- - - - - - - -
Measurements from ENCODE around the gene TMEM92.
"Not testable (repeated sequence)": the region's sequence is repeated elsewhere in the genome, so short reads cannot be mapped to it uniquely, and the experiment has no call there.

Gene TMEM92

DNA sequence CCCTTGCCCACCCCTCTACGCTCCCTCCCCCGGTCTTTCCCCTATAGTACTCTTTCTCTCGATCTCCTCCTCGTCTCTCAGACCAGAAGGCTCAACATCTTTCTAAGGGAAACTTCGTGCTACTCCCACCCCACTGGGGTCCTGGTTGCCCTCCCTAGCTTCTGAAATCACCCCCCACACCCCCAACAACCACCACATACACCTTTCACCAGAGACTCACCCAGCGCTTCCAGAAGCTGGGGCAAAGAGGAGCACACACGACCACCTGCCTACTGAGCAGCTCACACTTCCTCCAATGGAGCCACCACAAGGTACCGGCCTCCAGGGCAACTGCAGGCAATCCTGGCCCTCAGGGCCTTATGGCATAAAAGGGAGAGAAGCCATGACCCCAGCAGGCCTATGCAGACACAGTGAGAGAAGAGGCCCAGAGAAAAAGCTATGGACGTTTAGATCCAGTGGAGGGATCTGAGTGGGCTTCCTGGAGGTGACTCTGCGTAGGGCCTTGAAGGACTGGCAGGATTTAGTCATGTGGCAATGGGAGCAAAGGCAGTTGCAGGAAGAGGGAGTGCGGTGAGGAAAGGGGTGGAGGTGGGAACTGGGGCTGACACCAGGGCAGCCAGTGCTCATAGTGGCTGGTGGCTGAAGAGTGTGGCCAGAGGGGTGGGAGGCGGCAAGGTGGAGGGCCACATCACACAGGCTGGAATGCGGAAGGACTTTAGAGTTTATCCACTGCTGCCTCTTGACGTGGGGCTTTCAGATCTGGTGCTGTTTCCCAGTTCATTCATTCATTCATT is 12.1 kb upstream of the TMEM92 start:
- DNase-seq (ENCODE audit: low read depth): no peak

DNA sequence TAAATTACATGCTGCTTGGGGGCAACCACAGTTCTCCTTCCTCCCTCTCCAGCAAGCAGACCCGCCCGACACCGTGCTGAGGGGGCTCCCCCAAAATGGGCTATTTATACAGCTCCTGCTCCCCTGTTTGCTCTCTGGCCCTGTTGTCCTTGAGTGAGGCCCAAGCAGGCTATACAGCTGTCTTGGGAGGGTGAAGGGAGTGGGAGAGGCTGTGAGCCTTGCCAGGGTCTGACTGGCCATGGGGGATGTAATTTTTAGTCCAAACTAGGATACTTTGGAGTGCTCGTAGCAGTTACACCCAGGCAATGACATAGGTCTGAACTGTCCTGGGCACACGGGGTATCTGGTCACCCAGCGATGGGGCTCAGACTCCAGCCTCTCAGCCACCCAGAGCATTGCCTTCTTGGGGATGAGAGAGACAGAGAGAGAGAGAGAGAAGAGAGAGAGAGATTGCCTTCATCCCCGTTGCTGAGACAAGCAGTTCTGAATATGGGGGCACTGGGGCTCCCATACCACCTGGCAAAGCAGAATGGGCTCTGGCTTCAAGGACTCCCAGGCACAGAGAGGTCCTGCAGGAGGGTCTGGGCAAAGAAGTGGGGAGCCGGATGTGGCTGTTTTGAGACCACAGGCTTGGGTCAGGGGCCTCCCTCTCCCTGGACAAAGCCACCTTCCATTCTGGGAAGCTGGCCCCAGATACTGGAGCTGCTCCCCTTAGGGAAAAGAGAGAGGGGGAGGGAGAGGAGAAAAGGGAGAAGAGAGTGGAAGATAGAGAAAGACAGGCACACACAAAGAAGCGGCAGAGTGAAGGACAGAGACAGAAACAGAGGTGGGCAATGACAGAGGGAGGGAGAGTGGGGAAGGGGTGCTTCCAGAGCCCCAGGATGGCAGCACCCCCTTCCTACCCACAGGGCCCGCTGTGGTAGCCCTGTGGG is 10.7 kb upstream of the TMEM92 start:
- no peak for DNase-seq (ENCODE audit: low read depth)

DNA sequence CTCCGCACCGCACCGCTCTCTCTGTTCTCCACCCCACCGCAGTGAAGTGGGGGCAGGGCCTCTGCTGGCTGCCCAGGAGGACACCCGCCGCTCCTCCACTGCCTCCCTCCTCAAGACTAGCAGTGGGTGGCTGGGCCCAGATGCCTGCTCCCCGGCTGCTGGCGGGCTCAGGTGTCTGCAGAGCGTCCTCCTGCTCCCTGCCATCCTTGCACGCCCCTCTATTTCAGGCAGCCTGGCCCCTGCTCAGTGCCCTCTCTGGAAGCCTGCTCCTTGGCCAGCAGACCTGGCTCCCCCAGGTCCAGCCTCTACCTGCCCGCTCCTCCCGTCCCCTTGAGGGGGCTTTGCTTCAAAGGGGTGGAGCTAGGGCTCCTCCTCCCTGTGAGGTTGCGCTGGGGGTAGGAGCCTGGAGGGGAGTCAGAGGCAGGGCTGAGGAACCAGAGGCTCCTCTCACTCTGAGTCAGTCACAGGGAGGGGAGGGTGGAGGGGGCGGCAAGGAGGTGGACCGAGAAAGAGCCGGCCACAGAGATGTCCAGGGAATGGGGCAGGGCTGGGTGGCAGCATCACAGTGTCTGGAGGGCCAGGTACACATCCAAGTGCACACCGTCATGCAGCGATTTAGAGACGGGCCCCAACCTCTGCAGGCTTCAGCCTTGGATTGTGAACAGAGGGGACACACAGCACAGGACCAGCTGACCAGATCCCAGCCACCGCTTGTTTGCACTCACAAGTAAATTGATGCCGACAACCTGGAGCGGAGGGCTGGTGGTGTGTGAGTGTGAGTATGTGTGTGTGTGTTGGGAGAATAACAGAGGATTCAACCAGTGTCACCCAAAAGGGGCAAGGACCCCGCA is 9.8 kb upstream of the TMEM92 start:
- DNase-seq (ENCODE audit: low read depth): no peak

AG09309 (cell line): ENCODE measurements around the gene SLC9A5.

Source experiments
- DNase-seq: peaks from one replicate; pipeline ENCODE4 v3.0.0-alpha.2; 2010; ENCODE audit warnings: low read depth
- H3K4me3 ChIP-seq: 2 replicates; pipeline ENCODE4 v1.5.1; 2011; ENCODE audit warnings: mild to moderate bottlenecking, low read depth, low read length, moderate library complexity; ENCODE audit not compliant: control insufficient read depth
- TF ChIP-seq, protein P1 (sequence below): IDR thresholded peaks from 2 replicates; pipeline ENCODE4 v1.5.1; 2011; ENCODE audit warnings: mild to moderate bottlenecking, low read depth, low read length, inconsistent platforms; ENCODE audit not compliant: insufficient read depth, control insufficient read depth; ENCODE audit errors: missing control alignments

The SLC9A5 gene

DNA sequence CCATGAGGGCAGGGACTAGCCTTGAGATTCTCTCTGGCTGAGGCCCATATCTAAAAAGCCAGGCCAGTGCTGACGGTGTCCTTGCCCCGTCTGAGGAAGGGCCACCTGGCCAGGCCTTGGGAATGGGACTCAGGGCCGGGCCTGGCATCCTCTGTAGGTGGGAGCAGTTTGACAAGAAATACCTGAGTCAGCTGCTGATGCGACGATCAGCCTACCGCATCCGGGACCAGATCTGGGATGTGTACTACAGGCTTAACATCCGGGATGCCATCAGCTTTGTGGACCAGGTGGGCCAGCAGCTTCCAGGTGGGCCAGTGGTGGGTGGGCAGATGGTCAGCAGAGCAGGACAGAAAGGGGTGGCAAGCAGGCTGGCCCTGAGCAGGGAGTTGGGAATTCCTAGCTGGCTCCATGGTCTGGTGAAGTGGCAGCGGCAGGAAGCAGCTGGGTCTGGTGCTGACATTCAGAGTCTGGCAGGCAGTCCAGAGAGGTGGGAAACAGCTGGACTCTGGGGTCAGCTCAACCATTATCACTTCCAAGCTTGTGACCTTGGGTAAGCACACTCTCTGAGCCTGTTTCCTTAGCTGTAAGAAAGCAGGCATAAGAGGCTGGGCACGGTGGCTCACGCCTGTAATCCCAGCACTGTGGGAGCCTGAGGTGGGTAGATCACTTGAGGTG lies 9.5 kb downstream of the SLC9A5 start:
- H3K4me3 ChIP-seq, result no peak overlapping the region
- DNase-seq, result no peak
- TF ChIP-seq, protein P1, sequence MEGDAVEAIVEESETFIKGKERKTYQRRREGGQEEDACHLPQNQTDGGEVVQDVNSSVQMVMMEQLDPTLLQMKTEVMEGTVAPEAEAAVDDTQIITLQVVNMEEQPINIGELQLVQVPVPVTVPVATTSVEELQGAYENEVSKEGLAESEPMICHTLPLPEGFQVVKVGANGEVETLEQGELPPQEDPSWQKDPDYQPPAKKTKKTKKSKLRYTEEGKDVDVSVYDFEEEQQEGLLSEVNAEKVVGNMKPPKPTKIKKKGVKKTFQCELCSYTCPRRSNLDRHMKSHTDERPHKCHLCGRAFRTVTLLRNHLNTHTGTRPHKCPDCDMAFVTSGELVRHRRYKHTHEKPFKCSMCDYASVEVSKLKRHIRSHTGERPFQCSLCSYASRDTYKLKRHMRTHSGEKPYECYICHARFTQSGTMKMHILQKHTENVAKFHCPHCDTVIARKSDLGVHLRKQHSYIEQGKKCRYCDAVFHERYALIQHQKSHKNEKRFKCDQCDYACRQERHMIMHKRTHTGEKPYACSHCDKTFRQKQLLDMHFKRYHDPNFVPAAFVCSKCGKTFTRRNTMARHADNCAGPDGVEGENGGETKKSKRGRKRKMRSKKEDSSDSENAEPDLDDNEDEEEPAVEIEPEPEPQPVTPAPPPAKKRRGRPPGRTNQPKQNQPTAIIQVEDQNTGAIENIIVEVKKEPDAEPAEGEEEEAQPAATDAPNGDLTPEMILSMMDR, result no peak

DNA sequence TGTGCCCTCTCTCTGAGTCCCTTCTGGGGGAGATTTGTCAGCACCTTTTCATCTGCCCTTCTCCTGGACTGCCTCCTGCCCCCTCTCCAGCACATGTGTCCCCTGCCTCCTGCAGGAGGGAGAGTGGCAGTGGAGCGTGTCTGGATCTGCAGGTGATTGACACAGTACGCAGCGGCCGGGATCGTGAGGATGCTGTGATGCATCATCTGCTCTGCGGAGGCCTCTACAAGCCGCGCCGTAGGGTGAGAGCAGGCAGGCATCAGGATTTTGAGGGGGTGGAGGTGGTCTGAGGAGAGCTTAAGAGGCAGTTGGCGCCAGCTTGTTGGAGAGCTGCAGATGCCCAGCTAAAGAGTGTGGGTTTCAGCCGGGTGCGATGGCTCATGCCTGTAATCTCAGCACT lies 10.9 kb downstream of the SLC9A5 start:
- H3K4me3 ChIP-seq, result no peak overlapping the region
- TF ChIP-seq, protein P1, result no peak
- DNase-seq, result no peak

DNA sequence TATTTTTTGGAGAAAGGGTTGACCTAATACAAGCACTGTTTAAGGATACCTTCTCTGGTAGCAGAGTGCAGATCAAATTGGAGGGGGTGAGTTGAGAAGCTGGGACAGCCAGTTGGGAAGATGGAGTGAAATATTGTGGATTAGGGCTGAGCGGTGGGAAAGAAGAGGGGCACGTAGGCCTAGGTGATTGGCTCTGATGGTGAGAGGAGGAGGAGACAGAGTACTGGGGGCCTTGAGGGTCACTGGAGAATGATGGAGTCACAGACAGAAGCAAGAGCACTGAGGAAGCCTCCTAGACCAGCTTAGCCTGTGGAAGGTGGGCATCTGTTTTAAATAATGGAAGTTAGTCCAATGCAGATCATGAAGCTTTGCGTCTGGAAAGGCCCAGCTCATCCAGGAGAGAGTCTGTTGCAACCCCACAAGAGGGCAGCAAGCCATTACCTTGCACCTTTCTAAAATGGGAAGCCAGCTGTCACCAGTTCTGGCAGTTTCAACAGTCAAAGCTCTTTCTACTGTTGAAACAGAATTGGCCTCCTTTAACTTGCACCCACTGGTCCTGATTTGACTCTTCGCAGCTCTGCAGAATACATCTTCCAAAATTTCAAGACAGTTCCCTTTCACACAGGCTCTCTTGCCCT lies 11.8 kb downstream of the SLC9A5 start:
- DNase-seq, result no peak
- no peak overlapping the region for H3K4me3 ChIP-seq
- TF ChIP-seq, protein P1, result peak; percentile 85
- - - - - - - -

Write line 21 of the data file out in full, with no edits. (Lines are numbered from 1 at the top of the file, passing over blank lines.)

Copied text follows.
- H3K4me3 ChIP-seq, result no peak overlapping the region